NASA is trying pretty hard to make supersonic commercial air travel a thing.
The Federal Aviation Administration banned civil supersonic air travel over the U.S. in 1973. Aircraft traveling faster than the speed of sound create a sonic boom that can cause major disturbances down below.
But NASA has tried for years to get commercial supersonic air travel off the ground, and it's finally getting closer. The space agency will start taking bids to build prototypes of low-boom supersonic aircraft in August.
After being tapped by NASA in February 2016, Lockheed Martin put together a preliminary design for a supersonic aircraft that sounds more like a thump and less like the sky is falling.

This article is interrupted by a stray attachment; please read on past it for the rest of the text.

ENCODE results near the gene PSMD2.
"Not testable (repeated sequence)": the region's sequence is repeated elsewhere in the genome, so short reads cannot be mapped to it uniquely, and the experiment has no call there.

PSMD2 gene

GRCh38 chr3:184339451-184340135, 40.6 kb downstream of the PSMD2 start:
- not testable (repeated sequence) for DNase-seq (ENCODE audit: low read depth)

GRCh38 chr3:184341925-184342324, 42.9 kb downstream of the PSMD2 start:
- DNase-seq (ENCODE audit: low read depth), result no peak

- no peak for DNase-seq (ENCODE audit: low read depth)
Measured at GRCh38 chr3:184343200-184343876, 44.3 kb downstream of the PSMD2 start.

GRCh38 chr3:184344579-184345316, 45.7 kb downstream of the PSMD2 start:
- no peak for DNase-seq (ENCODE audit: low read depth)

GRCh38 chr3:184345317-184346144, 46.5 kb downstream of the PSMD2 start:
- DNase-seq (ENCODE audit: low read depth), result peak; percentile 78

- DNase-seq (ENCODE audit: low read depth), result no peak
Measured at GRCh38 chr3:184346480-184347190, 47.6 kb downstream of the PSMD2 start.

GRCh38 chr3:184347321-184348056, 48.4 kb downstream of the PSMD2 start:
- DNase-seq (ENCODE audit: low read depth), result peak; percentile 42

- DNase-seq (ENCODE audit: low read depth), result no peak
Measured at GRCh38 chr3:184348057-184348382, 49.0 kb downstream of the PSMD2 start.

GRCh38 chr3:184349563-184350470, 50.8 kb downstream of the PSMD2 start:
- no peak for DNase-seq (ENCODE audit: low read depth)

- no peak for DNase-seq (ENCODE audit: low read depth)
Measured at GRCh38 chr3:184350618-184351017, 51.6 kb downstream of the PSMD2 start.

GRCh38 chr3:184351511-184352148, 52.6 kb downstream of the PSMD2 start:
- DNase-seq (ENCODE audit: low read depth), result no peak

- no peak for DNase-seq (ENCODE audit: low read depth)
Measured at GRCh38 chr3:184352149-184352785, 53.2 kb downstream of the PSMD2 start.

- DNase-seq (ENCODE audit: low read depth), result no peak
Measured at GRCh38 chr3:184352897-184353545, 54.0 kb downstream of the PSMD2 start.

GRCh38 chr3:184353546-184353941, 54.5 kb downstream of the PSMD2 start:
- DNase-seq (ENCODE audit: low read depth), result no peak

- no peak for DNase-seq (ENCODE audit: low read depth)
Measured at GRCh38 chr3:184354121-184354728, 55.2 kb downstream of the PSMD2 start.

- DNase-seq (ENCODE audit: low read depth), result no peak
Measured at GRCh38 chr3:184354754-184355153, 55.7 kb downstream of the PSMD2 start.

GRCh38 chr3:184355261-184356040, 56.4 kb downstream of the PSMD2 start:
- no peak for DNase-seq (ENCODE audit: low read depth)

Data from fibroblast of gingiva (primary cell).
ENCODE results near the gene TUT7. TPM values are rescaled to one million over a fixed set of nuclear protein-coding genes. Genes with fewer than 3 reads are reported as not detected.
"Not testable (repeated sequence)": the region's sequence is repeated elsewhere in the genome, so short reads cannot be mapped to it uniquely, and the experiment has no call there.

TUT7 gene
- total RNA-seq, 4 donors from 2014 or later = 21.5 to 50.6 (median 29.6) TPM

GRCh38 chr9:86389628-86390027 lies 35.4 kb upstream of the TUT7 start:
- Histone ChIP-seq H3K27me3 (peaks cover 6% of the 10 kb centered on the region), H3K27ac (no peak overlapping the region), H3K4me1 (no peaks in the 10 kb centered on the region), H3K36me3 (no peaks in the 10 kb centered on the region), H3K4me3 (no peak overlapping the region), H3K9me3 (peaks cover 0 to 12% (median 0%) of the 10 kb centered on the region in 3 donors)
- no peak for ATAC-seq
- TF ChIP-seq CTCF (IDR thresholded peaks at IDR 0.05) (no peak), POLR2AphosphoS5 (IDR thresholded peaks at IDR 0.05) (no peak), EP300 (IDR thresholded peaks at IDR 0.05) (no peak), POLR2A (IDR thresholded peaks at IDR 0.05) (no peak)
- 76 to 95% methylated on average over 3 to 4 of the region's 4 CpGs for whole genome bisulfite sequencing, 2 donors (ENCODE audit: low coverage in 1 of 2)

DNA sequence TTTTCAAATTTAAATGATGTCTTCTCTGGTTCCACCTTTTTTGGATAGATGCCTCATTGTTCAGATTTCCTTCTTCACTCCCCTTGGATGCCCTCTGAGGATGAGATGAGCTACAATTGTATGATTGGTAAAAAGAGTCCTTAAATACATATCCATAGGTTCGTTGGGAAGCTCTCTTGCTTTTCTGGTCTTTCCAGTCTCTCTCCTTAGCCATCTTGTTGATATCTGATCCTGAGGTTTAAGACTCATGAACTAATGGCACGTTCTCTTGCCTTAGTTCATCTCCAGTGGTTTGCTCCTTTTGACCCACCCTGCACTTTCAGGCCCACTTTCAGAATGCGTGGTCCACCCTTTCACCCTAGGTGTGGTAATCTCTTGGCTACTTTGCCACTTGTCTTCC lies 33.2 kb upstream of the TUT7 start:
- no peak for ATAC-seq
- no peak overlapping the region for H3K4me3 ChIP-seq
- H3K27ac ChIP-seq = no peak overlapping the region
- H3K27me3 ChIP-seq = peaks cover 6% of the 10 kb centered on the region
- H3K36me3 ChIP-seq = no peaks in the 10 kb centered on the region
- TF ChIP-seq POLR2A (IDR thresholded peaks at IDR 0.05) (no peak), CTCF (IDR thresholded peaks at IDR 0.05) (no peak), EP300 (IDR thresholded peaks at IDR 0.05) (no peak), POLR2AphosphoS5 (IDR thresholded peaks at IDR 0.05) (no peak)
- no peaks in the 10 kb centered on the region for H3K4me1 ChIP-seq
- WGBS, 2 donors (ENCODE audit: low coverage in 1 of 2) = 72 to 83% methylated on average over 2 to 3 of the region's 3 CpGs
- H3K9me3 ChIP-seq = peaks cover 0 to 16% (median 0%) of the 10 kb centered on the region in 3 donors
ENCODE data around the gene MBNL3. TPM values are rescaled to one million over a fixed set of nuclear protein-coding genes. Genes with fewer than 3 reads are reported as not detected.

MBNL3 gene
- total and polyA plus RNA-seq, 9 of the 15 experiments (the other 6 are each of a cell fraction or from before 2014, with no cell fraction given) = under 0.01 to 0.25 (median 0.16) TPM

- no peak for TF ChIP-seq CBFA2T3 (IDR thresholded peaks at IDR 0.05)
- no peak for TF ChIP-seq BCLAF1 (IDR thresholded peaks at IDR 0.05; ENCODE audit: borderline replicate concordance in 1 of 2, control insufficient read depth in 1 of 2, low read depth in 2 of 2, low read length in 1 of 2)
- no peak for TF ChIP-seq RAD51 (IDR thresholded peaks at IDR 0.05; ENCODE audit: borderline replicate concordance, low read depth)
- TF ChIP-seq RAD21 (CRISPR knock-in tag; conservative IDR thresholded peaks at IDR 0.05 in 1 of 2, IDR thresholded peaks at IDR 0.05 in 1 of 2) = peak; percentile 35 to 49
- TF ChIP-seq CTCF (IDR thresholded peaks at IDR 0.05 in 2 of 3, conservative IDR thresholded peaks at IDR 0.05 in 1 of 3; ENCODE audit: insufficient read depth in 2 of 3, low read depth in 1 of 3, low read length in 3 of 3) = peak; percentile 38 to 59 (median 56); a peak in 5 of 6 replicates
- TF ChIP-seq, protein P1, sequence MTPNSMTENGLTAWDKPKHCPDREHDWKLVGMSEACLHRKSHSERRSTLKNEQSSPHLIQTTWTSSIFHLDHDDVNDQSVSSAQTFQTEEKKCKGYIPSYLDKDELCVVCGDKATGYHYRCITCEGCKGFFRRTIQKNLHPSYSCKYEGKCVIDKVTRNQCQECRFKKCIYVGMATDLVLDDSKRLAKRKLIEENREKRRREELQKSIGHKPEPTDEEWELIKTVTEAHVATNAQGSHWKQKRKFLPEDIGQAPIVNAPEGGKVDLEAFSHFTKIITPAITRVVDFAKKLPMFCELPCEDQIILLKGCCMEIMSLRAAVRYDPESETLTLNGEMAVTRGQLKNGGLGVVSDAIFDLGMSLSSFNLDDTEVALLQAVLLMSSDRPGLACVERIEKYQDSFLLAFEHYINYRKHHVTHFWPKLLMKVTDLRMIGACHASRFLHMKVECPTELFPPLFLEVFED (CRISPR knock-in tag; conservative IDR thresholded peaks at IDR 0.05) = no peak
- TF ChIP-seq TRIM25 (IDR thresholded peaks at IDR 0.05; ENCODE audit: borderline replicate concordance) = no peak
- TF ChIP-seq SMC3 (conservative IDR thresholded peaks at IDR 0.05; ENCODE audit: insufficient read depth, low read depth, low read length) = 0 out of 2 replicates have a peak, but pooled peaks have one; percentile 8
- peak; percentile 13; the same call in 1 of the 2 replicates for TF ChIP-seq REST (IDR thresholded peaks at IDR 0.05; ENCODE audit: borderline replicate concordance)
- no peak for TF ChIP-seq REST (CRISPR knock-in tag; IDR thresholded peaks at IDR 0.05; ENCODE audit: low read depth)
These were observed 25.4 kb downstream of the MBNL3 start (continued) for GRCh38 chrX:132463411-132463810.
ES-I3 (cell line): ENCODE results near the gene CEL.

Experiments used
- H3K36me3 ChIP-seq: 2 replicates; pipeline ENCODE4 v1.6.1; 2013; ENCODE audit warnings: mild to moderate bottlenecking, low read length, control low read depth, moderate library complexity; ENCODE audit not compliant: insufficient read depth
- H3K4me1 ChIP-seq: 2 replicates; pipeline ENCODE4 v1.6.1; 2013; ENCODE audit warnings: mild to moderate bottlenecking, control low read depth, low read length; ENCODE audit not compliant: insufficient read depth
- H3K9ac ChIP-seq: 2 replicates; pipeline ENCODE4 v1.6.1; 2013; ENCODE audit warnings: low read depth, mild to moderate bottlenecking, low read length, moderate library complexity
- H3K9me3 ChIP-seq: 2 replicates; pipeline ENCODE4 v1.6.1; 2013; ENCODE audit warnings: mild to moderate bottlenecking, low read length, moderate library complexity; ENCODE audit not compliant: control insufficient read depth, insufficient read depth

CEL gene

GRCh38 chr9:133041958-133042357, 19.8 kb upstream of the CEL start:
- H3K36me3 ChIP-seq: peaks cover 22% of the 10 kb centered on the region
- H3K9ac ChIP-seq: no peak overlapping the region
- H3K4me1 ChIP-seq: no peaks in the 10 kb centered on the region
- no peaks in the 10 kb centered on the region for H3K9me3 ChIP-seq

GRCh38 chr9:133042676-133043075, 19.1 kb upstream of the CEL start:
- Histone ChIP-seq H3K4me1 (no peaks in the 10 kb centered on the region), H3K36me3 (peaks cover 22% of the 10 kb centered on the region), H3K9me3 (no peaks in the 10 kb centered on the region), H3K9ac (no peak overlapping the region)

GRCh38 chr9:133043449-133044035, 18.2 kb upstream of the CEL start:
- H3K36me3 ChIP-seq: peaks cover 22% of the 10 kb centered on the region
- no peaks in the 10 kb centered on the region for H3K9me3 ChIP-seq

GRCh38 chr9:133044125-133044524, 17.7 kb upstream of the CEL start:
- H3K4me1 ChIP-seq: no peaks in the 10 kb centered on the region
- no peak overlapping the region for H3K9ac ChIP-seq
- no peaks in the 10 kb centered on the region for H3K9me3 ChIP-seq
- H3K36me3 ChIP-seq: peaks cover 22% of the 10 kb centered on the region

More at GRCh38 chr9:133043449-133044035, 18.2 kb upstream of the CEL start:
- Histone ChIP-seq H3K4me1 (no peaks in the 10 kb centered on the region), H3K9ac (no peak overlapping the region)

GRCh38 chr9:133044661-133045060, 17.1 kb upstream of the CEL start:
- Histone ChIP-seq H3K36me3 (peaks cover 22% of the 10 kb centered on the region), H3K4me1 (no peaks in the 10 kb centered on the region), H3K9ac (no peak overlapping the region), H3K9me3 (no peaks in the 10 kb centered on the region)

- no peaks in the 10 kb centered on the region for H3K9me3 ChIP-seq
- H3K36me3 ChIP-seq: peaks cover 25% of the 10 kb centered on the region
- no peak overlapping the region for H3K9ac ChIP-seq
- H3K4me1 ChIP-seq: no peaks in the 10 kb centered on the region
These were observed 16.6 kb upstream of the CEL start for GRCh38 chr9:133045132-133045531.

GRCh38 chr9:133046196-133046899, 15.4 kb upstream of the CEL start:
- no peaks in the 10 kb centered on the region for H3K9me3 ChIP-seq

Bloomberg reports Lockheed's design changes the merging pattern of a sonic boom, keeping the shocks dispersed behind the plane rather than concentrated under it. A scale version of that design completed testing in a supersonic wind tunnel in May.
Companies like Boeing, Boom Technology, Aerion, Lockheed Martin and others could compete for a contract to make a more detailed design and then build the low-boom supersonic aircraft.
After that, NASA will conduct test flights across the U.S. The hope is the FAA will use that data to eventually lift the ban on supersonic commercial travel.